When completing, you can narrow the suggestion list by typing a substring:
Or you can type only the first letters of CammelCaseClasses or function_names_with_underscores:
If you type Control-Space once PyCharm will try to list the most related items:
If you type Control-Space again it will list every name it knows. This can be
overwhelming, but notice it is listing the function
name_of_mother from the unimported
But often you just want to complete the name of a local variable in one of the opened buffers. This feature has been available in Emacs and Vim for ages and now it’s available in PyCharm as well. The manual calls it Hippie Completion, but the actual command name (that is, the name you will find in Find Action) is “Cyclic Expand Word” and in my tests it’s working even inside docstrings.
Completion may not work in some cases when a library doesn’t have type hints. This
StackOverflow page suggests to set a breakpoint in pdb and list the possible
dir. One similar solution is to create a breakpoint in PyCharm and
evaluate an expression at the breakpoint by clicking on the last icon in the debug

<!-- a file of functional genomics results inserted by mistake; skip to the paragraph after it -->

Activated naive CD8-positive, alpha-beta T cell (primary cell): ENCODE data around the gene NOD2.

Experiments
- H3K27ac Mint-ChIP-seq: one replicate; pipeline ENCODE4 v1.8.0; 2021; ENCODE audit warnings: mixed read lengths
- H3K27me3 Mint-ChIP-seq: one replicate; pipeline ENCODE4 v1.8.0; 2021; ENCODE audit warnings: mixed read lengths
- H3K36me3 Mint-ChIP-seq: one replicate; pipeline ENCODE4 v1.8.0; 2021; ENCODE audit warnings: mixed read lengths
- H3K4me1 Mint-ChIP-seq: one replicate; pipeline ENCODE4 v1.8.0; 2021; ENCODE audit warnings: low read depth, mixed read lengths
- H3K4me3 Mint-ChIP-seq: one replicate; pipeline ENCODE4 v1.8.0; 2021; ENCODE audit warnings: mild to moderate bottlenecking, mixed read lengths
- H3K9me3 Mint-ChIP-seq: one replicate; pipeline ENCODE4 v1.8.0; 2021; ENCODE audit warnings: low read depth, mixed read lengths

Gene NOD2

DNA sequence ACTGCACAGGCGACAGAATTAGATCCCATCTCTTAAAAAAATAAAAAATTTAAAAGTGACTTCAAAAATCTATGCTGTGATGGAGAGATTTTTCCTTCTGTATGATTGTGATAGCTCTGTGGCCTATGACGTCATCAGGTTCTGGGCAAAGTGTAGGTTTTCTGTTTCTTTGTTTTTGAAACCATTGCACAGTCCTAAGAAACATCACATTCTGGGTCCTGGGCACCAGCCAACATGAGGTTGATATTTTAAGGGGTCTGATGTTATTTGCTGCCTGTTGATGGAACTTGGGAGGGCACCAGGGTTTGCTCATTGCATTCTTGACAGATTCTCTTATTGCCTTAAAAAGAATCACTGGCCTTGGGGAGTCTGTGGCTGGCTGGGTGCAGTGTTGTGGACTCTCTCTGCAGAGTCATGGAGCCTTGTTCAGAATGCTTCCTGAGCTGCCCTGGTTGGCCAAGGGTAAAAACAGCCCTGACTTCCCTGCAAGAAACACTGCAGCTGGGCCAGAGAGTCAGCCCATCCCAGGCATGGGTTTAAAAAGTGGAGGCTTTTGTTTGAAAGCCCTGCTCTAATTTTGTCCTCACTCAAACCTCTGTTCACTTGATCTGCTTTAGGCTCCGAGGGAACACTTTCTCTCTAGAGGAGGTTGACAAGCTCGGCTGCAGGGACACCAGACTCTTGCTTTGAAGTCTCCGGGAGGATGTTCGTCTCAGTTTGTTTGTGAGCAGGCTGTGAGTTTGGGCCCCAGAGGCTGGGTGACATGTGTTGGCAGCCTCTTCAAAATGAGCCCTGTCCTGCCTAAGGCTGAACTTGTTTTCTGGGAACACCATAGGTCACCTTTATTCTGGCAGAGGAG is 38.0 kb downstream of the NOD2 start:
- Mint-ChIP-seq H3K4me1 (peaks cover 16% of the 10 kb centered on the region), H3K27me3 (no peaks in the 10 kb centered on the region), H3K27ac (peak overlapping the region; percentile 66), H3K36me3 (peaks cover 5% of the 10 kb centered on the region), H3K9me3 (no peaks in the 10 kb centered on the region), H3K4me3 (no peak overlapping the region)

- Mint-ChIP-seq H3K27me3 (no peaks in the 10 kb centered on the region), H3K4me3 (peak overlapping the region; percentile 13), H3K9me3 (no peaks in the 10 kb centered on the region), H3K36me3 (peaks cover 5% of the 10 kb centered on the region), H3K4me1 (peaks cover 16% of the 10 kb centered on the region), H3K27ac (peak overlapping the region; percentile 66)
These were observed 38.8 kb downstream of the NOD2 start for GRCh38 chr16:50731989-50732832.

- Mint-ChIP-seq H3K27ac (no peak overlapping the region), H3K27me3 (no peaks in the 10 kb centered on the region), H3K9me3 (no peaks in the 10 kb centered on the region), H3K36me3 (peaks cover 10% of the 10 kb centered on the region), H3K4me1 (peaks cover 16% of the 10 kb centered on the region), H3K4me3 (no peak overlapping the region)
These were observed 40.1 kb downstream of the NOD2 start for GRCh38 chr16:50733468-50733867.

toolbar (or using the appropriate keyboard shortcut). In this case I evaluated the
Access to Documentation
PyCharm has three ways to access documentation: Quick Definition, Quick Documentation, External Documentation, and Parameter Info. You can access them from the View menu or from the respective shortcuts.
Quick definition will show the whole definition (duh!) of a symbol (class, method, function, etc), including the documentation, of course. It’s useful when you just want to take a quick look at the definition without jumping to it.
Quick documentation will show the symbol’s documentation and signature.
Finally, External Documentation, and Parameter Info are pretty straightforward. The first opens the documentation in the default browser and the second shows the parameter information for a function or method (useful to quick check the name of keyword arguments, for instance).